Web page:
Bergamo: Città Alta and San Vigilio

A gate in the Città Alta wall (not mentioned in the post, so don't look for a reference)
A gate in the Città Alta wall (not mentioned in the post, so don’t look for a reference)

In my previous post, I told you how crowded Città Alta was yesterday, Sunday, and I expressed a hope that it would be less crowded today. That wish might come true most Mondays. But not today. Every year, regardless of the day of the week, April 25th is Liberation Day in Italy. Who knew?

The upshot is it was crowded again in Città Alta. True, I didn’t have to wait for the funicular today. And the funicular car was full, but people were not squeezed in with a shoehorn like yesterday. But that might have just been the luck of the time I went up. It was jammed in the old high town.

It was probably even more packed than yesterday, but it’s hard to tell. Wall-to-wall people are wall-to-wall people. It’s just a question of how much friction the people pushed against the walls feel.

Oh, and museums that are normally closed on Mondays opened today to serve the holiday crowds. So I didn’t have to rush yesterday to cram in the sights I thought would be closed today.

I’m beginning to think it might be worth doing a little more in-depth research on local customs and festivities before I travel. I probably won’t because I don’t enjoy that part. I’m just beginning to think I should. We’ll see.

By the way, I won’t go into it in depth here, but the lower part of Bergamo also has some interesting sections. For instance, today, before picking up my bags from the hotel and heading to the train station, I walked along a long, pleasant, pedestrian-only shopping street. Pleasant, that is, except for it being crowded too. The street was lined with much newer (compared to Città Alta) but still old buildings a few stories high.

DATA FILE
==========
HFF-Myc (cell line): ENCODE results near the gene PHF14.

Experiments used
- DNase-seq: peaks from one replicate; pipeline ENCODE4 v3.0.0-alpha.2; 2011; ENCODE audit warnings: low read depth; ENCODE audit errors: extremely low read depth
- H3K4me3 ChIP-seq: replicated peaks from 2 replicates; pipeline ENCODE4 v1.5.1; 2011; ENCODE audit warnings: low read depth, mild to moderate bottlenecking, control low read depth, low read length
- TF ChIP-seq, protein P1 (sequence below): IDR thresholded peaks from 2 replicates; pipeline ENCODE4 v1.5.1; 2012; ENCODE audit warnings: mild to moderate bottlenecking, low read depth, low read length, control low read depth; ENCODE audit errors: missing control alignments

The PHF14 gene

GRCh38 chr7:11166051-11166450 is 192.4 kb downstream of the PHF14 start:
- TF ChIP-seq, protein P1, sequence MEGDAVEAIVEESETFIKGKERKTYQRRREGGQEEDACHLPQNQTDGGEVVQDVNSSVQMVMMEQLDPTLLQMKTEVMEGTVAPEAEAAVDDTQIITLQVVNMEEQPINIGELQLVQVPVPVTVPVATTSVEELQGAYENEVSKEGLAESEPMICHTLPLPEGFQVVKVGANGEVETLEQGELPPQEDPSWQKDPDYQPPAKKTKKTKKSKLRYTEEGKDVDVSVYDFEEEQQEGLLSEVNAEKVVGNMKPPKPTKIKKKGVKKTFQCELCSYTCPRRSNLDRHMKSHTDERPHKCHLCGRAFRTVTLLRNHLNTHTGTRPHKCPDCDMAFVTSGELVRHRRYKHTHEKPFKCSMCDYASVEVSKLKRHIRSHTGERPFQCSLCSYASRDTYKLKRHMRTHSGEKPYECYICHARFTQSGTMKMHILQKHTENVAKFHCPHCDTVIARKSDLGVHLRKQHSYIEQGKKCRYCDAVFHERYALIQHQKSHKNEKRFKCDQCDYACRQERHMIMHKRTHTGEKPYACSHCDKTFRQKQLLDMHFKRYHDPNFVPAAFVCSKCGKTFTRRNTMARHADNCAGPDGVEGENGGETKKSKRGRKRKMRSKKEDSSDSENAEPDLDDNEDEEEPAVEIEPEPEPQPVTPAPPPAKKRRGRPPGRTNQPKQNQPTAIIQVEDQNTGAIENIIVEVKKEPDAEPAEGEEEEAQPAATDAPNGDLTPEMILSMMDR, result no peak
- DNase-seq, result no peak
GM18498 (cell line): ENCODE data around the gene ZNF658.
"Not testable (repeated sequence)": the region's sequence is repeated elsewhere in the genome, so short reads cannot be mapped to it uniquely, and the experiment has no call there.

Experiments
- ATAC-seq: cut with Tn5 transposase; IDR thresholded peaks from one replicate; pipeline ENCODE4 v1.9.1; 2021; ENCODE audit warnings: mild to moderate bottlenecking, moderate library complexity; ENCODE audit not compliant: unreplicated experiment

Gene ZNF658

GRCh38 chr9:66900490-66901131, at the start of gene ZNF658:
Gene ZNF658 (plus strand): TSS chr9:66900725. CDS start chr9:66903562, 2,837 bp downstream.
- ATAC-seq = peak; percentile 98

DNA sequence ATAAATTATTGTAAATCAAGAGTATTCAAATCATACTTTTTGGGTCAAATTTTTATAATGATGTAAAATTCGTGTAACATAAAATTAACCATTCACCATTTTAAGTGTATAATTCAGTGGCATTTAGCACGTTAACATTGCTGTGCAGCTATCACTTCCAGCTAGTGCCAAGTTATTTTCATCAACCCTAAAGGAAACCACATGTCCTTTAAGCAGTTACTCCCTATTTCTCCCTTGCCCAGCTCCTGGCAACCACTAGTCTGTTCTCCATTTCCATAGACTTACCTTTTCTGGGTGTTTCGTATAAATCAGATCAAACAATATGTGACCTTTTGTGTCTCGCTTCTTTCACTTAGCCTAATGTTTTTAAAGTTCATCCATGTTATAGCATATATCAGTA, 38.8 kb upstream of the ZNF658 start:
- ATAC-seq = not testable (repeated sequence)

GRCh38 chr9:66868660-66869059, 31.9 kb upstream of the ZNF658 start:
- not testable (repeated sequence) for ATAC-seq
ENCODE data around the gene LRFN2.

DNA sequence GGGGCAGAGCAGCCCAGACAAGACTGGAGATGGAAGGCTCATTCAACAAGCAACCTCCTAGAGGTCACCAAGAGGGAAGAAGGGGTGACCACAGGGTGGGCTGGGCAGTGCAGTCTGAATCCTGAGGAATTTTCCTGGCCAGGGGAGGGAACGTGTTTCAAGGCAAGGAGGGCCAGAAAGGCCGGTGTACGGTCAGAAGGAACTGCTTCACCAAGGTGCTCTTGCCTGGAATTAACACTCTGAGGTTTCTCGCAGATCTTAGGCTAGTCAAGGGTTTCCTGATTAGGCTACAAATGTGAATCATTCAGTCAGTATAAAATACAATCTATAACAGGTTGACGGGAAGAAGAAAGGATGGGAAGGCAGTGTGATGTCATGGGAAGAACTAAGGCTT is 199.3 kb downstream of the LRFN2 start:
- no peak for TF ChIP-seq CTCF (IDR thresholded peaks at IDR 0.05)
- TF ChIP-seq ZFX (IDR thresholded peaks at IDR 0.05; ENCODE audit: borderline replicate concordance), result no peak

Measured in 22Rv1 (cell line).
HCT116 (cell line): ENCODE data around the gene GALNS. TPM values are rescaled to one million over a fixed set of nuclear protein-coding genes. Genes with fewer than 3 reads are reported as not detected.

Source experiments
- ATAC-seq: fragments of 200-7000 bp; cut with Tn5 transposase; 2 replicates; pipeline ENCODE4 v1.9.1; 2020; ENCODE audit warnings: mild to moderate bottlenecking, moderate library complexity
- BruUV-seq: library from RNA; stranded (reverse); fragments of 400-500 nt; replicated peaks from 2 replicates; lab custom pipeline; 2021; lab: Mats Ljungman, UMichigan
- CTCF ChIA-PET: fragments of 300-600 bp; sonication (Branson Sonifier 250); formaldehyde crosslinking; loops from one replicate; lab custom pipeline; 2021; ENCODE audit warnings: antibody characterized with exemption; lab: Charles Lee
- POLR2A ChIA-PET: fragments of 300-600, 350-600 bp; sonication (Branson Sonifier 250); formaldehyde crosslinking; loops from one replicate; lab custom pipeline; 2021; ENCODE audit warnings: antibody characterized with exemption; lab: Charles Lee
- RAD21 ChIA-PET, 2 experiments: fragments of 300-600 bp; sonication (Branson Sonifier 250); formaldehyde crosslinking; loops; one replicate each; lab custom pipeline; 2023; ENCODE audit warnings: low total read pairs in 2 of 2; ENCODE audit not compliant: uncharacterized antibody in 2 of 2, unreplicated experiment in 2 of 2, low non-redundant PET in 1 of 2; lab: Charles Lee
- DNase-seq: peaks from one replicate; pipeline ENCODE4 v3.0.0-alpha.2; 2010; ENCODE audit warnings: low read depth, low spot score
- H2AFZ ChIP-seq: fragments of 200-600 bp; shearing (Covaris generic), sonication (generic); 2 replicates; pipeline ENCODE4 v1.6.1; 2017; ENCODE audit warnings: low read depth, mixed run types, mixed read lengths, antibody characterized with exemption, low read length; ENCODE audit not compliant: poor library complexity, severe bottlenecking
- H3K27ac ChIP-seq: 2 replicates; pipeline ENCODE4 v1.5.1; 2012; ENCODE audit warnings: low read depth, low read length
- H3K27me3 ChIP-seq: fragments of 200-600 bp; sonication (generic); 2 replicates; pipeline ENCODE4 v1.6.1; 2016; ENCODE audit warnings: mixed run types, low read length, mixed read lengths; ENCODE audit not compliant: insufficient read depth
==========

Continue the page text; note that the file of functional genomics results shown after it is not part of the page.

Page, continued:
Basilica of Santa Maria Maggiore

Not the in-use entrance to the Basilica of Santa Maria Maggiore
Not the in-use entrance to the Basilica of Santa Maria Maggiore

But, back to Città Alta.

There is a clump of three churches in Città Alta that can be confusing to the easily confused. Just to be clear, I’m talking about me here.

One of the churches in the clump is the Basilica of Santa Maria Maggiore. My online map pointed me to a door that the church doesn’t allow people to enter through. A sign at that entrance pointed me toward a path that led to the in-use entrance on the other side of the church, on the Piazza Duomo.

If you read yesterday’s entry, “Piazza Duomo” should give you a clue to the other two churches. The Basilica of Santa Maria Maggiore is immediately adjacent to the Cappella Colleoni. The buildings are attached, but I didn’t see a door between them. Yesterday, I thought that the door to Santa Maria Maggiore was another door to Cappella Colleoni. Had I paid any attention when inside the Cappella I would have realized it couldn’t be. The Cappella is way too small to have another door.

The Basilica of Santa Maria Maggiore is kitty-corner to the Bergamo’s Duomo.

Oh, yeah. The Basilica.

The nave of the Basilica of Santa Maria Maggiore
The nave of the Basilica of Santa Maria Maggiore

I think the Basilica of Santa Maria Maggiore, rather than the Duomo, is the major church in Città Alta. I think this because it charges a small admission fee, whereas the Duomo and other churches are free. Because I had to pay a couple of Euros, I lingered a bit longer there. I had to get my money’s worth, don’t you know?

Even without lingering, it would have been worth it. The basilica is gorgeous. Large, sumptuous (but many are somewhat faded), old tapestries adorn the lower portions of most of the walls. Paintings sit above a number of them. Carved figures and paintings decorate the arched ceilings.

The ceiling of the basilica
The ceiling of the basilica

There are a few side naves and chapels that are also beautifully adorned.

Of course, there are a bunch of other Christian religious objects, new and old, dotted around the basilica. It is a church, after all. And a functioning one, at that. In fact, I had to wait a few minutes for a mass to end before I could go in.

You’ve got to expect religious objects under those circumstances.

One of the many tapestries in the basilica
One of the many tapestries in the basilica

Above Città Alta: San Vigilio

Part of the castle ruins in San Vigilio